Dear Viral Marketer,
When you are creating a campaign designed to spread virally on the web make sure to follow Johnny Vulkan’s lead and create digital assets.
Johnny Vulkan of New York agency Anomaly designed an effective campaign for Keep a Child Alive. Check out the video here. Wearing a “Keep a Child Alive” T-shirt, Vulkan was first in line at the SoHo Apple Store on the day the new iPhone was released. In order to launch this campaign, he went to the where the media was—rather than inviting the media to come to him. And it worked. The media took pictures of the whole experience – and the campaign received millions of media impressions as a result. What made the campaign particularly effective is that Johnny Vulkan produced digital assets—pictures that the press and bloggers could use in telling the story—and made them widely available.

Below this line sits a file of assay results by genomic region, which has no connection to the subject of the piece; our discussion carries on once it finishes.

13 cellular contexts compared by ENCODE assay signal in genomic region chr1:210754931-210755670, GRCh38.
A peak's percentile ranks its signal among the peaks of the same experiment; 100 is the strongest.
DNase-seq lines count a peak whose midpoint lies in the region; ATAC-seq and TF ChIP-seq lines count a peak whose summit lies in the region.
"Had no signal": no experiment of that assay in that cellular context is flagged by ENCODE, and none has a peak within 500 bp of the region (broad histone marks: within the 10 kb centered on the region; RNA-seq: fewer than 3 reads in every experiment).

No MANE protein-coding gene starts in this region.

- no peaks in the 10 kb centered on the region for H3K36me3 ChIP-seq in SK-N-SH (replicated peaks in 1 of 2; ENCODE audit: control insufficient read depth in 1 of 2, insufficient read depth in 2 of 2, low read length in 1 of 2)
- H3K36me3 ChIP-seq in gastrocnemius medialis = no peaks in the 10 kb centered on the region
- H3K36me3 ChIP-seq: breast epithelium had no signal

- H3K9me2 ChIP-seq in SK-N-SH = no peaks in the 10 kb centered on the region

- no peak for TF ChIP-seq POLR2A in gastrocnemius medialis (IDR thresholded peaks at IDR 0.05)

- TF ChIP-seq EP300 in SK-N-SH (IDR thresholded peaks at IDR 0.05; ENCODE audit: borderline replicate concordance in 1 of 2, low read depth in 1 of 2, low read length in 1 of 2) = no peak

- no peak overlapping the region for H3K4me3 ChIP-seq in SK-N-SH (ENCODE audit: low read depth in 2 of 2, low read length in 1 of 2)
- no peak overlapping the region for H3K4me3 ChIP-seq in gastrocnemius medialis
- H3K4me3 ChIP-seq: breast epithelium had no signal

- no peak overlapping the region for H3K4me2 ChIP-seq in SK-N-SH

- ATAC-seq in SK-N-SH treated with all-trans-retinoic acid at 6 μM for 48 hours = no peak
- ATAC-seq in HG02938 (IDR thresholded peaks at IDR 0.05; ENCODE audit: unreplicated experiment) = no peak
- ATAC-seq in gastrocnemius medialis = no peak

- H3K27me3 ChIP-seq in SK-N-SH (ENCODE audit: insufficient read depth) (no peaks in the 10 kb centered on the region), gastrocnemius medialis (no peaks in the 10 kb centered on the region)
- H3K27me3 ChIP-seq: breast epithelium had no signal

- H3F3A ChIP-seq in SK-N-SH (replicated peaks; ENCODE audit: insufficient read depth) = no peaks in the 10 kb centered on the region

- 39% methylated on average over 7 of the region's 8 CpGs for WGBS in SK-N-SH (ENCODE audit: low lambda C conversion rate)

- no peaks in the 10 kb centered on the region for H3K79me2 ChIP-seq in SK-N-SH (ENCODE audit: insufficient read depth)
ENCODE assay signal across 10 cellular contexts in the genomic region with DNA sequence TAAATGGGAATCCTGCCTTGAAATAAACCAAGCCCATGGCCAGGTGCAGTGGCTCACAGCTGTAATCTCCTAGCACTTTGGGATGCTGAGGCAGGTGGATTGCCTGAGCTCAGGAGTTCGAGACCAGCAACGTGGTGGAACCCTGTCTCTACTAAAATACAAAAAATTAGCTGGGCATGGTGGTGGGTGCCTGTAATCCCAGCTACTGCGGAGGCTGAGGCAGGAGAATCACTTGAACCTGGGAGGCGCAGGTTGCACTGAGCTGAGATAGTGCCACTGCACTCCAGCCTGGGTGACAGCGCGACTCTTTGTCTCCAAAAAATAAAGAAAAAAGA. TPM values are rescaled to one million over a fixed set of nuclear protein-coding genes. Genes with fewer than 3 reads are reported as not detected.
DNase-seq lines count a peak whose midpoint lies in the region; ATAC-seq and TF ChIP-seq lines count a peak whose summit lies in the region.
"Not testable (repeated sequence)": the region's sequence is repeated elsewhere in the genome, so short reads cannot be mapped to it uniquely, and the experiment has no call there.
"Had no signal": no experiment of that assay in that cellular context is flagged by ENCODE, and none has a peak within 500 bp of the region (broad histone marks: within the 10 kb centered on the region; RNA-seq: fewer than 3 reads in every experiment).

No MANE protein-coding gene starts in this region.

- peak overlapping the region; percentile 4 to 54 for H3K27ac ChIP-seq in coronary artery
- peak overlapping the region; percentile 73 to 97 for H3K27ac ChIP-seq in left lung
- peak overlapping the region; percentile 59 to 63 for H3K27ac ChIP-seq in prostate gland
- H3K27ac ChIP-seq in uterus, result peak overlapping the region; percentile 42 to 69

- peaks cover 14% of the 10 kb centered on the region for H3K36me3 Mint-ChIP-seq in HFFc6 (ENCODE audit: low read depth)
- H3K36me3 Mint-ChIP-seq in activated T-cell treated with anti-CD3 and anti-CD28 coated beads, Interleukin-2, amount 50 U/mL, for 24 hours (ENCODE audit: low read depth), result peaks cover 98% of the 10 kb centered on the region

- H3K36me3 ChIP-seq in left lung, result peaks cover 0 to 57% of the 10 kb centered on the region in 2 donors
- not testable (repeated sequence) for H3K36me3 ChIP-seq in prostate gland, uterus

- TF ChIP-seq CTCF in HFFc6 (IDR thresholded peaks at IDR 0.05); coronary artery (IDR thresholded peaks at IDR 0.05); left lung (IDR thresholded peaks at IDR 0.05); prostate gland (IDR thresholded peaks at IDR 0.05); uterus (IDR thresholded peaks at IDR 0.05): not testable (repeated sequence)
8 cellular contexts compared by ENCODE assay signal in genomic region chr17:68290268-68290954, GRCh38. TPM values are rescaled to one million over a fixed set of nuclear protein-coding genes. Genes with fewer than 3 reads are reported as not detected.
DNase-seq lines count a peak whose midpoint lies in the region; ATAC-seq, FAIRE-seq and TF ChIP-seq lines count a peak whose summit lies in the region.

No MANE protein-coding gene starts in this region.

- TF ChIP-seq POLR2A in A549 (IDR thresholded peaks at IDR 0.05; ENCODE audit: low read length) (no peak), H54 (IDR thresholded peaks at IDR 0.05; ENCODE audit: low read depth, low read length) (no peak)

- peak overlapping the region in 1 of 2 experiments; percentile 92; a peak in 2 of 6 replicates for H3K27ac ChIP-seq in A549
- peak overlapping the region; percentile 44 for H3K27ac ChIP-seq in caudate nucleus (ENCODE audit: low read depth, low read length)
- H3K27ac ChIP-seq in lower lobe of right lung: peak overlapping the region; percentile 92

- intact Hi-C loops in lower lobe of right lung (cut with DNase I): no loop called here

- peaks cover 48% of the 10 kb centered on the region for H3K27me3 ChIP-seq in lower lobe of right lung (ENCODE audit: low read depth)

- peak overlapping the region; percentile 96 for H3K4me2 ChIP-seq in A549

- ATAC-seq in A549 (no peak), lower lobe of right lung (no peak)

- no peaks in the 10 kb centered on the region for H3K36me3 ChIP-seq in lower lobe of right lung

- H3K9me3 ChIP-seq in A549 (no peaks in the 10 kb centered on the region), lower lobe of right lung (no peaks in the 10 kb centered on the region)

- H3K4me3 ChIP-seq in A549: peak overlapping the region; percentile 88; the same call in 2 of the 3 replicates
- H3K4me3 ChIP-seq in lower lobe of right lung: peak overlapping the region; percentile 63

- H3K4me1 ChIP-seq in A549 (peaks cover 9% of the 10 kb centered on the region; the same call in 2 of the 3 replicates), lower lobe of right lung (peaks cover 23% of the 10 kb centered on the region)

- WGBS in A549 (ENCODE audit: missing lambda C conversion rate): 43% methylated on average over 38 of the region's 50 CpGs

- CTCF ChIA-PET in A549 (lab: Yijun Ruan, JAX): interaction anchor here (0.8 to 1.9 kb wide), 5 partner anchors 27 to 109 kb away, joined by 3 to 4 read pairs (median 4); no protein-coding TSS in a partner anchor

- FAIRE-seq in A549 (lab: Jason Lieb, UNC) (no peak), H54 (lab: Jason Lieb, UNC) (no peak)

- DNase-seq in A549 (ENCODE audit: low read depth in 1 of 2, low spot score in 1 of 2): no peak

Creating digital assets like this is not entirely new. Many companies have press kits on their sites for this purpose. But to create assets made especially for a particular cause, and then make them available and highly visible on sites like Flickr and YouTube, is a new and effective spin.
The idea of creating viral videos has also been recently adopted by a number of companies. Blendtec, a company that makes powerful blenders mostly used commercially to make smoothies, created a series of videos called “Will it Blend?”. The short videos of a Blendtec guy blending everything from a light bulb, to a “movie night” (a can of Coke, some corn and a DVD), to even an iPhone (which was sad to watch), were showcased on a microsite made specifically for the series, but they were also put up on YouTube.
And if you’re not creating your own videos, follow Mentos’ lead (Coke took too long to come around!) and make sure to take advantage of user generated viral media using your product (check out the videos here).
Next time you launch a campaign designed to spread virally, makes sure you have digital assets in place. And go to where the story is.